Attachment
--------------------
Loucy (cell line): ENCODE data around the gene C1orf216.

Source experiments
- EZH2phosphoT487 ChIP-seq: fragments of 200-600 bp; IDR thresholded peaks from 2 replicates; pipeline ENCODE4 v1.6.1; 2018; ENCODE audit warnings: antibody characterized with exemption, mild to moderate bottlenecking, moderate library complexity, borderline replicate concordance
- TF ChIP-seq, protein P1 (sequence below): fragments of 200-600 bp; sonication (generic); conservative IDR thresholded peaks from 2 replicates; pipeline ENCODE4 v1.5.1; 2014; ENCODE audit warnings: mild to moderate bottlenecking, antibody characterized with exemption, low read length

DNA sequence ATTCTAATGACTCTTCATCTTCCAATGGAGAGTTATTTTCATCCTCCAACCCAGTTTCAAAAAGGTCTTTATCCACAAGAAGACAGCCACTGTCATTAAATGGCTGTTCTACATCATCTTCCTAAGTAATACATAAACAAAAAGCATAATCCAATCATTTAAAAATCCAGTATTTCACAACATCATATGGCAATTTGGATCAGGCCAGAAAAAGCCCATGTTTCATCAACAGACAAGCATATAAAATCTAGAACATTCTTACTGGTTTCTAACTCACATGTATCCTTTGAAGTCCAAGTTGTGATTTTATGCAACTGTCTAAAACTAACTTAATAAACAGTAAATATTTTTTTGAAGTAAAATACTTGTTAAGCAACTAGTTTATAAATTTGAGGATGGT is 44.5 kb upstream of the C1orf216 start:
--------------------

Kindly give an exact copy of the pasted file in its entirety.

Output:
Loucy (cell line): ENCODE data around the gene C1orf216.

Source experiments
- EZH2phosphoT487 ChIP-seq: fragments of 200-600 bp; IDR thresholded peaks from 2 replicates; pipeline ENCODE4 v1.6.1; 2018; ENCODE audit warnings: antibody characterized with exemption, mild to moderate bottlenecking, moderate library complexity, borderline replicate concordance
- TF ChIP-seq, protein P1 (sequence below): fragments of 200-600 bp; sonication (generic); conservative IDR thresholded peaks from 2 replicates; pipeline ENCODE4 v1.5.1; 2014; ENCODE audit warnings: mild to moderate bottlenecking, antibody characterized with exemption, low read length

DNA sequence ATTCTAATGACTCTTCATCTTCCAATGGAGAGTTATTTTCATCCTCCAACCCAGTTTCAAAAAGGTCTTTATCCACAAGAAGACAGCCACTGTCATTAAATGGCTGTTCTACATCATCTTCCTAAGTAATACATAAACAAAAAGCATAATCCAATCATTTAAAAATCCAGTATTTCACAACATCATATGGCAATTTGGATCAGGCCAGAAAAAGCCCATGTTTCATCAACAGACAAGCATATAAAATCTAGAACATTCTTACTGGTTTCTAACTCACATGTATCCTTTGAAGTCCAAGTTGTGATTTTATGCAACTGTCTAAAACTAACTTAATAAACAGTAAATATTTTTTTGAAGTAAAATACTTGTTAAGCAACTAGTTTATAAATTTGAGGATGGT is 44.5 kb upstream of the C1orf216 start: